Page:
After a season of adjustment to the new rules, the NBA flourished in its second go-round with the up-tempo game. The league scoring average surged to 99 points per team per game, and quickness and athletic ability were at an all-time premium. Bob Pettit, an exciting rookie with the Milwaukee Hawks in 1954-55, took the league scoring title with 25.7 ppg in his team's first year in St. Louis.

Baltimore had folded the year before, leaving an eight-team league, with the division champions receiving a bye through the first round of the Playoffs. Philadelphia, 33-39 a year ago, improved to 45-27 and won the East. Fort Wayne took the West for the second straight year. The Warriors, owned by Eddie Gottlieb and coached by George Senesky, featured a well-balanced lineup of Neil Johnston in the middle, Joe Graboski and Walt Davis at forward and the high-scoring Paul Arizin and prize rookie Tom Gola at guard, and won the championship in five games over Fort Wayne.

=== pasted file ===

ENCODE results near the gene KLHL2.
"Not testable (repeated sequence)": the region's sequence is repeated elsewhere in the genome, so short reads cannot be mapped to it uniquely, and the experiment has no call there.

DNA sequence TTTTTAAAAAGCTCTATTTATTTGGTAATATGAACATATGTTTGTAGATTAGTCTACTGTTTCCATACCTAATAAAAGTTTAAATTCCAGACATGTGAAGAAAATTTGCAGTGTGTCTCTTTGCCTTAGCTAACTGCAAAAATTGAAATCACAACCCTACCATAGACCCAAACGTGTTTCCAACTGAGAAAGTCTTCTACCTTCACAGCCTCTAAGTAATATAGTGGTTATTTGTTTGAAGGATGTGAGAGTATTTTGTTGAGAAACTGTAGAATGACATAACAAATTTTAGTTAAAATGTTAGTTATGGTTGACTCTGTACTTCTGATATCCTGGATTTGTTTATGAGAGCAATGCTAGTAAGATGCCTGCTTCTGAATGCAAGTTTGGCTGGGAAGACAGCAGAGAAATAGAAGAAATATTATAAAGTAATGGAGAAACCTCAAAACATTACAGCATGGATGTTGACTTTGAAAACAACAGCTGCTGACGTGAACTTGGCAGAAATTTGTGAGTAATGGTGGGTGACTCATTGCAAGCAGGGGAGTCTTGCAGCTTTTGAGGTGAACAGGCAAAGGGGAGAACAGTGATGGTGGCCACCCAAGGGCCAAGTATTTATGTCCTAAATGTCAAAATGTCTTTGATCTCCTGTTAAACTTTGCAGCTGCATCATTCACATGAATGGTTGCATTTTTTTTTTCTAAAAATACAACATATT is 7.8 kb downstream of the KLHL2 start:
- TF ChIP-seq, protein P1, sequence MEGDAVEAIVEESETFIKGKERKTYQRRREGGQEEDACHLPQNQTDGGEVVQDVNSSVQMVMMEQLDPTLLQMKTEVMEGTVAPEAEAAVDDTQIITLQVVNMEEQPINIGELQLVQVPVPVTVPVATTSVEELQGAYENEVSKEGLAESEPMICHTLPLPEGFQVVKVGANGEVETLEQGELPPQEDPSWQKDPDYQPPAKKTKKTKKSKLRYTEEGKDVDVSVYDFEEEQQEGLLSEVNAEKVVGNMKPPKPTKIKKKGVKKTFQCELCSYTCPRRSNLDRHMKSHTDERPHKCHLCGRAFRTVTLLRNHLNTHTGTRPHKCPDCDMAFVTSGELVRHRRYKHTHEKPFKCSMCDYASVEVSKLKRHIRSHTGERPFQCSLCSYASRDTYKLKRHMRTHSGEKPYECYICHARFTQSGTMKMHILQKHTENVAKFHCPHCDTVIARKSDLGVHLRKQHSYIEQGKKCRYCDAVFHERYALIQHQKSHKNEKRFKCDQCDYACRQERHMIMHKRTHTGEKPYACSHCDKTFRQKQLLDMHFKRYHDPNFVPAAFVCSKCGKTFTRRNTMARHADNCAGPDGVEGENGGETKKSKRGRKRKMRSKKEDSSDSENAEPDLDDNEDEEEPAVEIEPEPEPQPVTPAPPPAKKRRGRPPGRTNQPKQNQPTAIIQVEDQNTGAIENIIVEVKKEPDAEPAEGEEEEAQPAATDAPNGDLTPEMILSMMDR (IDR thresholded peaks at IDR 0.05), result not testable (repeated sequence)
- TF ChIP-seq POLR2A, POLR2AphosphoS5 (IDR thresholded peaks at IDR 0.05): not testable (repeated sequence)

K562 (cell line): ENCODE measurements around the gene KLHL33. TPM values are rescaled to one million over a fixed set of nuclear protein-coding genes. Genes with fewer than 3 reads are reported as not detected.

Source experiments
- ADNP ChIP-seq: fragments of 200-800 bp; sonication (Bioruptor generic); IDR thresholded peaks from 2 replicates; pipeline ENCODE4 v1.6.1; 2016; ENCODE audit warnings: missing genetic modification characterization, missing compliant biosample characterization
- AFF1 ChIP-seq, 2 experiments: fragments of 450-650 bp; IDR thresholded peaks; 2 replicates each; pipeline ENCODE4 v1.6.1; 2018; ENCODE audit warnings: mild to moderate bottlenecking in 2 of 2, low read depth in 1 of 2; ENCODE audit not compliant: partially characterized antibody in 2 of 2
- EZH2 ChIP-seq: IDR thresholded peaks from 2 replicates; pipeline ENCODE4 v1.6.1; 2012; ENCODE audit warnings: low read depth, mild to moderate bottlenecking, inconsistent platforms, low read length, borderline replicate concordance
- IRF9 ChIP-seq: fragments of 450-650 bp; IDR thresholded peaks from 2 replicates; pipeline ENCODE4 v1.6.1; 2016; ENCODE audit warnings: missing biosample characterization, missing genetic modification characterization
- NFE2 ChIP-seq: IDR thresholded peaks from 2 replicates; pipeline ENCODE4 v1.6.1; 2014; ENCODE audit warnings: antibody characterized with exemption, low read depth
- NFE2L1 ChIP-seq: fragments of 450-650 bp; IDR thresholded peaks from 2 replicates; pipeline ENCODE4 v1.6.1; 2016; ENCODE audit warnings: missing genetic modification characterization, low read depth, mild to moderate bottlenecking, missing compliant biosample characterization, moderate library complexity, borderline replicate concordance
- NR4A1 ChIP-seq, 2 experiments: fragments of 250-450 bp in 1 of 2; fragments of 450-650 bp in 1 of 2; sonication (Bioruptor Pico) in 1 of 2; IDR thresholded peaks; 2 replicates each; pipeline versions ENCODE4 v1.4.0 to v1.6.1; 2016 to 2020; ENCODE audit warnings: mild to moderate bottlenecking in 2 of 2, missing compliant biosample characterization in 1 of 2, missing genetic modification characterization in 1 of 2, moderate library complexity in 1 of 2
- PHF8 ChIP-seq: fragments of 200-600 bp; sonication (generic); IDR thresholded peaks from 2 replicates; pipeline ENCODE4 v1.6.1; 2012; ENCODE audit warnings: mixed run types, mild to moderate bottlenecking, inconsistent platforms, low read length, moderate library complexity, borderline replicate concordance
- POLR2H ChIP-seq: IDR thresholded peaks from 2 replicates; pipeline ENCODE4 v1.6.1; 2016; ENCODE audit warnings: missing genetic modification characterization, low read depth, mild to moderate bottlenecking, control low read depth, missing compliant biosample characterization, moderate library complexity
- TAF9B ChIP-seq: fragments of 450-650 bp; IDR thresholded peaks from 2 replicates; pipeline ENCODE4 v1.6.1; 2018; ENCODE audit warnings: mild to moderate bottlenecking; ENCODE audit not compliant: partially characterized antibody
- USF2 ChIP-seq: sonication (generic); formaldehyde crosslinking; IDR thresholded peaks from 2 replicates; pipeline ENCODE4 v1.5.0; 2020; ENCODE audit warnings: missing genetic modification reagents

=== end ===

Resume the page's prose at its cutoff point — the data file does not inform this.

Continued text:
ARIZIN RETURNS TO BECOME A SCORING MACHINE
Paul Arizin had a complete offensive repertoire, everything from long set shots to corner jump shots to driving layups and even hook shots. He had returned from two years in the military and didn't skip a beat, as the new up-tempo style played to his strengths: agility and scoring. In the 10 Playoff games in 1956, Arizin scored 289 points, more than anyone but Mikan ever had tallied in postseason.

With the gifted Gola and Jack George in the backcourt to get him the ball and the still-formidable Neil Johnston at center, the 6-4 Arizin was a scoring machine that other teams couldn't shut off.